Sister Liane Delsuc is still in awe of where her life journey has taken her. She credits her mother for giving her a deep appreciation of creation and care for the earth. Both she and younger brother Steve went to St. Dunstan School in Millbrae, Cal., where they heard stories about St. Julie, foundress of the Sisters of Notre Dame de Namur. Liane’s favorite story was the concealing of Julie in a hay cart to protect her from the wrath of the mob during the French Revolution.
Before entering the Notre Dame community, Liane had already begun a master’s program in special education at San Francisco State University and was teaching in a public elementary school. She entered religious life when Vatican II was bringing changes to the Church and to religious life. Her first assignments were at Mother of Sorrows and St. Columbkille Schools in South Central, Los Angeles, Cal. There she helped to establish a non-graded reading program and consulted in local Catholic schools with learning-disabled students. She also established the Julie Billiart Center for junior high students with learning disabilities.
In 1985, Sister Liane was invited to serve to Peru for a summer. At the end of the summer she described herself as “hooked,” and her service in Peru turned into a 16-year commitment. Her fluency in Spanish made her a perfect fit in a community of SNDdeNs already working in a very poor area located near a huge garbage dump. Jesuits were just starting a Fe y Alegria school in that settlement, agreeing to provide the property and money for cement while the parents were to provide the muscle. At one critical point when negotiations were at a stalemate, a delegation of women marched to the meeting, demanding in no uncertain terms that the school be built. It happened! In Sister Liane’s first years there, the school building grew brick by brick. In the end the people truly “owned” it!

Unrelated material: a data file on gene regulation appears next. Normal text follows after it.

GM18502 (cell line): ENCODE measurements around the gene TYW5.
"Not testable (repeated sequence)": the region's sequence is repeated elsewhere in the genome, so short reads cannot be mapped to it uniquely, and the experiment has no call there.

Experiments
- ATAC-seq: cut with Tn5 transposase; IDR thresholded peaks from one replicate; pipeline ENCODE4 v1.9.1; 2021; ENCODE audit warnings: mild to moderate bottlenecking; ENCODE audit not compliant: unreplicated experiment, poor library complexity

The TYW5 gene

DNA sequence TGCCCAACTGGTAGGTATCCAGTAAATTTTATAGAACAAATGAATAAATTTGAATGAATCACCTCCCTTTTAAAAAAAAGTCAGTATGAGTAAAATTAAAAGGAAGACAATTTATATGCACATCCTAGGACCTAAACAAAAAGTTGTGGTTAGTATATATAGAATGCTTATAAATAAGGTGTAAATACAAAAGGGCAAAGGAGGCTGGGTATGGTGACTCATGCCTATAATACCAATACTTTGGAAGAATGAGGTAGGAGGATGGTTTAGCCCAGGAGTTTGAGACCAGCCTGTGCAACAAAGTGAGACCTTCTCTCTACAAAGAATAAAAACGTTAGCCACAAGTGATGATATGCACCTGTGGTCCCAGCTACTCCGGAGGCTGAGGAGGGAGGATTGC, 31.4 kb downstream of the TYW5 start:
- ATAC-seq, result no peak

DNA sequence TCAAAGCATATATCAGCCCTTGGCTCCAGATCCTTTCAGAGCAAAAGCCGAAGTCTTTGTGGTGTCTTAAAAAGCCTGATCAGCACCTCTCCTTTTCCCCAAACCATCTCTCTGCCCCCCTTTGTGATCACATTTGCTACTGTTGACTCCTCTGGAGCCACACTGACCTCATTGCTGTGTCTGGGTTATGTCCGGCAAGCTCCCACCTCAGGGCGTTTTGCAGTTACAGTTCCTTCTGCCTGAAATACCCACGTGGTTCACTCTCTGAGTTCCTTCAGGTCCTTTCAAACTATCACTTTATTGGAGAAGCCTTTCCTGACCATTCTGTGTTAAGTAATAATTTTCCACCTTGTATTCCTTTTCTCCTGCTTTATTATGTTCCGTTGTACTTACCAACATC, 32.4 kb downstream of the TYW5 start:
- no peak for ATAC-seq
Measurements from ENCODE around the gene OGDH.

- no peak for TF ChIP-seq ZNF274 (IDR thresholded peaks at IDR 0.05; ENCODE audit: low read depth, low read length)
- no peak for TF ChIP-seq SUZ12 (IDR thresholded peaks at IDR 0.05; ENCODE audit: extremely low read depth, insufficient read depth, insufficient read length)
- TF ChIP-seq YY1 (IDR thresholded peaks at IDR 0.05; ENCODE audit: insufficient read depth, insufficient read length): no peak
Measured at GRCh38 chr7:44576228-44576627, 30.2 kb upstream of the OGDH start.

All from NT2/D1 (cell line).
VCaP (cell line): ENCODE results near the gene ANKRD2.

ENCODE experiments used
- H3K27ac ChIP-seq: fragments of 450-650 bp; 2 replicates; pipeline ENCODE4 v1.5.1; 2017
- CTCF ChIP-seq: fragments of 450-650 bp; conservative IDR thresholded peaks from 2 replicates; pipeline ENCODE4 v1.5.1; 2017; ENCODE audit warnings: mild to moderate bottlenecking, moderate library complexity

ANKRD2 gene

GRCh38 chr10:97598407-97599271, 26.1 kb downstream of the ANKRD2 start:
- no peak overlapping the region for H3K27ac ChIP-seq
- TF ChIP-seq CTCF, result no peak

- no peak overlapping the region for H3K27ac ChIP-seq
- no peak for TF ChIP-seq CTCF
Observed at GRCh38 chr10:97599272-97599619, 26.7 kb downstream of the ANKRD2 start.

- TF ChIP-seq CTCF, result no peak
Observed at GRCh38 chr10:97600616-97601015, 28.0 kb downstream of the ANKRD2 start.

At first, Sister Liane taught part-time in the school and worked in the parish catechesis program while helping to build an inter-cultural religious community. She was then asked to be the second principal, a post she held for the next four years. The school began with three first grades and two freshmen high school classes. It grew rapidly from 250 students to 1000 students!
Back in the U.S., Sister Liane used her skills in small group reading, math and English with special education students at Moreland Notre Dame School in Watsonville, Cal., and at Mission Dolores School in San Francisco. She also co-taught, translated for parents, and participated in a bilingual spiritual direction program.
In recent years, Sister Liane has been involved in ministry with immigrants near the U.S.-Mexico border, and currently resides in Arizona.
Sister Liane knows well how to read the signs of the times and the signs for her time. At the time of her celebration of 40 years as a Sister of Notre Dame de Namur, she said: “I believe that the spiritual journey is about subtraction and surrender. We are called to be in silence, standing in awe before the Great Mysteries of Life and Death, remembering who we are as human beings, blessed with an incredible potential to love.”